'But that is nonsense - they can't guess how well a stock will do. But they still feel they can, because they have expertise in some aspects of the job. So this is one of the things I am most curious about - this illegitimate transfer of confidence from areas where there is genuine expertise to areas where there isn't.'

Prof Kahneman points out that overconfidence is also the main problem with individual investors. 'They trade too much,' he points out. 'They think they know things and they don't. For me, one of the most important findings in behavioural finance is a finding by a former student of mine, Terry Odean, who is at the University of California at Berkeley. He looked at the trading records of some 10,000 investors - he had access through a brokerage. So he knew every transaction that those individuals had engaged in. And he could look, in particular, at cases where someone sold one stock and bought another stock within a short period of time.

'That person is telling you he thinks the second stock will yield more profit than the first stock in the future. And now you can wait a year and see how well the two stocks did. The result was published in the Journal of Finance. On average, it turned out that the stocks that people sell do better than the stocks they buy by 3.2 per cent. So if you add transaction costs, the cost of having an idea for an individual investor is almost 4 per cent. That is enormous.'

Investors often compound their erroneous buying decisions by making another common mistake in managing their portfolios. 'The findings show that, by a ratio of 2 to 1 or more, people sell their winners and not their losers,' says Prof Kahneman. 'That's a mistake. It is a way to lose money, actually, and for a couple of reasons. One is that in the short term at least, winners tend to do better than losers (so it's better to keep the winners). The second - at least in the US - is taxes. There is a great tax advantage in the US of selling losers and keeping winners. But that is not what people do, and it's a major cause of losses.'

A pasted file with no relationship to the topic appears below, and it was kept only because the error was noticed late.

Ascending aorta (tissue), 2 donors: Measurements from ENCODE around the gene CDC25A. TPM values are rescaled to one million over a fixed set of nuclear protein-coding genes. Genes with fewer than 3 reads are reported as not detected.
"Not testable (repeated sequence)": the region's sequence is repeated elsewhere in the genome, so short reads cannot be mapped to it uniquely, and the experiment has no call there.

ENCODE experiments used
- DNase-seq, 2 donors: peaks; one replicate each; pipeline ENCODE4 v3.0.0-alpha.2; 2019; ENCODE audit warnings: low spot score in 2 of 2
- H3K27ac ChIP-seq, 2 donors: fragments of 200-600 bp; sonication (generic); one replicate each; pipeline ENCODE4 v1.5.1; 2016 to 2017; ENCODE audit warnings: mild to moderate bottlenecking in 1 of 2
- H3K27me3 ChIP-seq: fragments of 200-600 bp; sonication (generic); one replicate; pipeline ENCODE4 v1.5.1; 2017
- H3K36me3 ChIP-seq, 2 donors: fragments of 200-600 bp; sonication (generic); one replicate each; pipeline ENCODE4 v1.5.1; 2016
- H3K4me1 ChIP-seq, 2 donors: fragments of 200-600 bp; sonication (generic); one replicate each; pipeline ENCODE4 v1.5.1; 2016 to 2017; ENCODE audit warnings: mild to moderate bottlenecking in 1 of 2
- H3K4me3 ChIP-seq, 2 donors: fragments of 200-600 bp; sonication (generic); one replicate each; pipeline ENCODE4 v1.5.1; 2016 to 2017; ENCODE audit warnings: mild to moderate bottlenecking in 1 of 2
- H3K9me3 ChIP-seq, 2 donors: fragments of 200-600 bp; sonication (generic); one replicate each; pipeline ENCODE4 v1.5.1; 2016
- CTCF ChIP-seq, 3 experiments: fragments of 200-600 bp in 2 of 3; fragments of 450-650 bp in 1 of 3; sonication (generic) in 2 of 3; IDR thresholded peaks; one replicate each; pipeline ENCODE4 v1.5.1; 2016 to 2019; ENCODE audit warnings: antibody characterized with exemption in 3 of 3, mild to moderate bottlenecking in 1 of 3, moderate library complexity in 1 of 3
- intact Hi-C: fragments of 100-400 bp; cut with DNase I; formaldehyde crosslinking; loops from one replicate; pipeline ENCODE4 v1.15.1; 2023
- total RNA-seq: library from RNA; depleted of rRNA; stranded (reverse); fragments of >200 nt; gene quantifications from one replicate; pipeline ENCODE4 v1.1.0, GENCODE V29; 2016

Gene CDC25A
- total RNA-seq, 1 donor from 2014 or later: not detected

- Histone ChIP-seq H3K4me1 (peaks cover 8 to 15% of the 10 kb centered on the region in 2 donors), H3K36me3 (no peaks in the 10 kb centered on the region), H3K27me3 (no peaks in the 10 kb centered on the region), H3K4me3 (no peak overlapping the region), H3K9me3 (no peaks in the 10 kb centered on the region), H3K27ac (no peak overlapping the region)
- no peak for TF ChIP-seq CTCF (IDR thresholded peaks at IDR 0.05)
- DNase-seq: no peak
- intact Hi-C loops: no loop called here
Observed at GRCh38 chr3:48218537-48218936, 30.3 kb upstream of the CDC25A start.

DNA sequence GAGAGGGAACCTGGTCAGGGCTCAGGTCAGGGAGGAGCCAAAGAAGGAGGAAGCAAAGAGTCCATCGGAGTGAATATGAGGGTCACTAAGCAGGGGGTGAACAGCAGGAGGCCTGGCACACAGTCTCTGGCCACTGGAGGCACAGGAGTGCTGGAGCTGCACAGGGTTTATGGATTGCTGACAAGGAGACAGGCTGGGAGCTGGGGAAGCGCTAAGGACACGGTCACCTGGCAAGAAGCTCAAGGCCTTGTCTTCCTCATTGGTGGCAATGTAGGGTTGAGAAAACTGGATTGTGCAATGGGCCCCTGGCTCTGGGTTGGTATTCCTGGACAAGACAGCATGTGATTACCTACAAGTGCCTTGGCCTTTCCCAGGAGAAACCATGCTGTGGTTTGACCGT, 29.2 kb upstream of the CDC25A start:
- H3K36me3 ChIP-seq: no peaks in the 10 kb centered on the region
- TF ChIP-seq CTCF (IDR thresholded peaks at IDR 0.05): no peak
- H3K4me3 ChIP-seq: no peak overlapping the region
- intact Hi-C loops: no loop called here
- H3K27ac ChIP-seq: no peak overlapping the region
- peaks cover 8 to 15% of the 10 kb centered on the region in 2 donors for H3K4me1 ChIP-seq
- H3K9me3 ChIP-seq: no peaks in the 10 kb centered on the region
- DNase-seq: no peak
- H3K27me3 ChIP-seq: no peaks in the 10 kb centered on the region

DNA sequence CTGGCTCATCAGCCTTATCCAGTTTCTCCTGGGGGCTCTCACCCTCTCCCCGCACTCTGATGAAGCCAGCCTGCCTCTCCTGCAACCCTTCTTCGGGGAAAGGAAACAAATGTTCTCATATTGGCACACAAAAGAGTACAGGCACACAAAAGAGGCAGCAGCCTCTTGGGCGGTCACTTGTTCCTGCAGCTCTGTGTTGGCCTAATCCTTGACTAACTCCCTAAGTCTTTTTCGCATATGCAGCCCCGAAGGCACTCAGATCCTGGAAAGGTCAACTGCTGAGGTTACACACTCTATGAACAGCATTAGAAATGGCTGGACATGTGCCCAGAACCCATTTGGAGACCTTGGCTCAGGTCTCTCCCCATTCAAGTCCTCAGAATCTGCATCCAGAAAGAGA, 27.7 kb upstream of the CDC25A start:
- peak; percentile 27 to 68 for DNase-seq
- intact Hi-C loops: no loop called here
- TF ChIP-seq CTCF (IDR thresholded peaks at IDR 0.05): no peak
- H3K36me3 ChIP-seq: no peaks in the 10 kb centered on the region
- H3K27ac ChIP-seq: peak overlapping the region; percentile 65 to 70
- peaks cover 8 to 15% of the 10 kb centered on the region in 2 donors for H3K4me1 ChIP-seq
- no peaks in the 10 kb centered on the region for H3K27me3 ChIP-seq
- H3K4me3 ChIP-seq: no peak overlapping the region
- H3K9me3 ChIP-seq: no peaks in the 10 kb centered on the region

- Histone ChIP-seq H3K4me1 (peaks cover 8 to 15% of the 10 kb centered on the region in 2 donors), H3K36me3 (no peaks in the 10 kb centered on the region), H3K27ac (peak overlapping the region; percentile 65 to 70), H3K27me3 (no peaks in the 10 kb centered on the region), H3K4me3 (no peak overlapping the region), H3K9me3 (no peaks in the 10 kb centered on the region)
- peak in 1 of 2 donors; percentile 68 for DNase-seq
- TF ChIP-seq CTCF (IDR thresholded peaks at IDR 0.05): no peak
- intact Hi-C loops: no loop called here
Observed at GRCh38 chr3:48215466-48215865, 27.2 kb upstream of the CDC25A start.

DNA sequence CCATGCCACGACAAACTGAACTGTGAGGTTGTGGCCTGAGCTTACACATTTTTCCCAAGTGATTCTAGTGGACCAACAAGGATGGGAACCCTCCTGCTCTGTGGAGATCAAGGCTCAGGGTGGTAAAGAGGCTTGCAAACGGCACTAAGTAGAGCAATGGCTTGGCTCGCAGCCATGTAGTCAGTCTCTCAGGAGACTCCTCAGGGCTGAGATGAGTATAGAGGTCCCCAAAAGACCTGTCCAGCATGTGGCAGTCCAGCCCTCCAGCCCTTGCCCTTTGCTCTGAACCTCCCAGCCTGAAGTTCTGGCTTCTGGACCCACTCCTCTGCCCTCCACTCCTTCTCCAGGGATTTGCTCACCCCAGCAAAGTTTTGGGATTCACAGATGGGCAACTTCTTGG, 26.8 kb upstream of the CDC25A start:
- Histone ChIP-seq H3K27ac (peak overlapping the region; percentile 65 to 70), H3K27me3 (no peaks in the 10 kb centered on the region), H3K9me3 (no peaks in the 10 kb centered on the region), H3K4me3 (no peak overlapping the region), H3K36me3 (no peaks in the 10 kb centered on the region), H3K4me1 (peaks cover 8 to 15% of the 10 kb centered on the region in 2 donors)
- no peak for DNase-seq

I ask him how well institutions invest compared with individuals.

'Institutions do less well than they expect, but they do better than individuals,' he says. 'It's not that they know the future better. But they are less likely to trade on 'noise'. A lot of trading is news-driven. And individuals are much more likely to trade on news than institutions. So institutions take advantage of this.'

Another common form of irrationality vis-a-vis money that individuals exhibit, is what Prof Kahneman calls 'loss aversion'.

He explains: 'If I offer you a deal: I toss a coin and if it's heads, you will win $200, but if it's tails you will lose $100. Will you take the bet?

'The majority of people say no. They don't consider it attractive. They weigh pleasure against pain, and for most people, the pain of losing $100 outweighs the pleasure of winning $200. Losses are given a weight of more than 2:1 compared with gains. This is loss aversion.

'But then, suppose you are offered not one, but ten, of the same gambles. Would you accept? Most people would now say yes, because the probability they will lose overall is smaller than in a single gamble.

However, that single gamble that was first offered would not have been the last gamble of their life, so why do people turn it down? If they were rational, they would think of it as one of many gambles to come.

This kind of irrationality is what he calls 'narrow framing'. 'We consider decisions one at a time, we focus narrowly on just what we see at that moment,' he explains. 'We also consider how much we stand to gain and how much we stand to lose from that one decision - in other words, we focus on changes in wealth, not on total wealth.'

Given the cognitive impairments of individuals, does it make more sense to take investment decisions in a group setting?

'Not necessarily,' according to Prof Kahneman. 'Groups are better than individuals in some situations, but not in all.

'For example, if you have, in a group, people who are all inclined to make the same mistake, then the group will make that mistake and will make it with greater confidence than any individual, because people feel supported by the fact that others agree with them. So, you need some structure to prevent errors.'

And what are the most common problems when it comes to group, and corporate, decision-making and what structures can be put in place to prevent them?